Nick and Ros’s property – ‘Auburn’
McClure St, Pirongia
Saturday 24th November 10 am
10 am – Cuppa and get-together. Tea/coffee will be provided by the committee.
10.30 am – Nick’s programme!
12 pm – Pot-Luck-Lunch. Please bring a plate of food to share, along with the eating utensils you may require (plate, mug, cutlery etc) and a chair if you need one. Following lunch, the programme will continue…
There is a plentiful grass verge for parking in Collinson Street at the back of our property, less congested for making an exit when crowded
Nick has written an introduction to their property:
A young mother I once knew wanted only babies, not children, and most of the time she had one. Poor kids. She lost interest in babies who became children.
Tongue in cheek, I empathise with her view as it applies to tree cropping. The dreaming, the scheming, the thrill of nurturing a young specimen to its first crop… Then, inconvenience. Unruly teenage behaviour begins and in rapid succession, dratted maturity and your detailed effort to maintain a healthy specimen and a continued crop. From this reality comes a glimmer of comprehension about what motivates orchardists to rip out trees they have nurtured for years, to replace them with the latest and most fashionable in the market.
We have re-arranged some of our deckchairs at Auburn with the aid of a tree spade, but there is currently not much enthusiastic investment in a brave new future. What we set out twenty-odd years ago to do at Auburn is not the same as what we are doing now, but there is a legacy here and an armacy there.
Since Auburn’s land downsized to 3/8ths with the sale of the back of the farm (including the chestnut orchard) our grazing animals are primarily low-cost lawn mowers. Farm forestry has dropped off the radar and Tree Cropping potters along.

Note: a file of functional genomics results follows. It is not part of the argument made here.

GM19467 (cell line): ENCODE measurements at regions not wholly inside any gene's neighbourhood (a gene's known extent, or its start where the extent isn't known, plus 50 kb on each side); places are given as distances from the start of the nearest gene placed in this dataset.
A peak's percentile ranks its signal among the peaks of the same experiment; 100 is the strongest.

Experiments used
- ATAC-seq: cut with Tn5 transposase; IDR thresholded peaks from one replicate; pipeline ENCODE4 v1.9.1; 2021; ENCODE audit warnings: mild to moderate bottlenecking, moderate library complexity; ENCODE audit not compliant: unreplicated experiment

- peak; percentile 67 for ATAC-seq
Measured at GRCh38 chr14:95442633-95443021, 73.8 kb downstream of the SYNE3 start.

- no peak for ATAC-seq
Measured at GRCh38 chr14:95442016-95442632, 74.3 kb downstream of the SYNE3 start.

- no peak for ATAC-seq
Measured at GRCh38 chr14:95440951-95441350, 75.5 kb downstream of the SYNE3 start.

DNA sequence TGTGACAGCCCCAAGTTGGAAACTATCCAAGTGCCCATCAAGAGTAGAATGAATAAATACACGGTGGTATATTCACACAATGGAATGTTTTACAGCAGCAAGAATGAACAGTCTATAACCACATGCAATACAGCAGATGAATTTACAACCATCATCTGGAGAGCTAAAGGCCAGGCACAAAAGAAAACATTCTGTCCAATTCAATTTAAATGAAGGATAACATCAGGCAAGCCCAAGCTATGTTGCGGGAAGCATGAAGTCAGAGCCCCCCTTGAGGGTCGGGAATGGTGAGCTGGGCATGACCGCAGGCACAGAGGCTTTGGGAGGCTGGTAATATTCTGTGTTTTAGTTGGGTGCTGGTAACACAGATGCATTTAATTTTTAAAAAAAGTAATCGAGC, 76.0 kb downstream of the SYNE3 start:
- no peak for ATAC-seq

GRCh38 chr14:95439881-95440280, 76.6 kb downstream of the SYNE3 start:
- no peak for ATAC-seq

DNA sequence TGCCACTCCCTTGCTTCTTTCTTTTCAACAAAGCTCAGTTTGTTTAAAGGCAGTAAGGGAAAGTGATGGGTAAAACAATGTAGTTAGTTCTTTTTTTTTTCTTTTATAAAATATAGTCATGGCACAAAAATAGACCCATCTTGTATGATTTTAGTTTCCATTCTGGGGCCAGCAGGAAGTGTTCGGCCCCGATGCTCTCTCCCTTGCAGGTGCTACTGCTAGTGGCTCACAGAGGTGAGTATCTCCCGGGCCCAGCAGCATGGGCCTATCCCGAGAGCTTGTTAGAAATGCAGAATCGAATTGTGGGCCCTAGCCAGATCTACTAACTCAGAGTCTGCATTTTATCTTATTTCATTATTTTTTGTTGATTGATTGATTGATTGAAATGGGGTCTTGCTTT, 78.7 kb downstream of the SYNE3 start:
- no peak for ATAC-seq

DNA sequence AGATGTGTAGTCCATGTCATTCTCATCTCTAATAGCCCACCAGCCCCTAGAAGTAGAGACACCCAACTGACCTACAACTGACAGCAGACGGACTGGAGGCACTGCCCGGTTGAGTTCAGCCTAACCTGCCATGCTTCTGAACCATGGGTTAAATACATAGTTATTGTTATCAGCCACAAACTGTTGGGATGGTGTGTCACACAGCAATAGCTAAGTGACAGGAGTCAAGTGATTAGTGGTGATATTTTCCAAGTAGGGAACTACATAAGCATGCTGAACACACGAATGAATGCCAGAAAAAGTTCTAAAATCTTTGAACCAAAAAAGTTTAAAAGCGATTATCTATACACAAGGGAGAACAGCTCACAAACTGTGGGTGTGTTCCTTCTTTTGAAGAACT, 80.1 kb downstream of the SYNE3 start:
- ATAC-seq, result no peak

We reap a harvest from our prior input but we also reap issues around maintaining productivity in ageing trees. Uncomfortably this parallels our lives as the Grim Retirer looms on our near horizon: Although Ros is employed, the nub is that there is nothing for her unwaged husband to retire from.
Ros and I would therefore welcome the fresh observations of you who do not view these surroundings through twenty-odd years of “same-old,” to make constructive suggestions/criticisms concerning potential you may see on site for gainful employment.
The excuse for the field day in November is to view the Waikato Walnut Trial for which Nick and Ros supplied the land and upkeep and you members supplied funding and the energy to see it through. But what you will actually come for is to catch up with some other people, enjoy a good lunch together, and do a bit of networking while you are supposedly listening to what the owner is telling the mob.
The mark of you unruly tree-croppers is to “just do it.” Anecdotal evidence results, in an incomparable fashion. (Don’t snigger.) Your committee wanted members involved in the Walnut Trial to have a hands-on go at doing enough planning to generate reliable information to compare “apple-for-apple” (not apple-for-orange) with other trials around the regions.
The trial has an ongoing legacy of reliable evidence for a walnut variety that does well locally in the presence of blight. But the real aim of the exercise was to have a science version of a grafting or pruning day, where you take home skills and attitudes.
Did that work, you guys?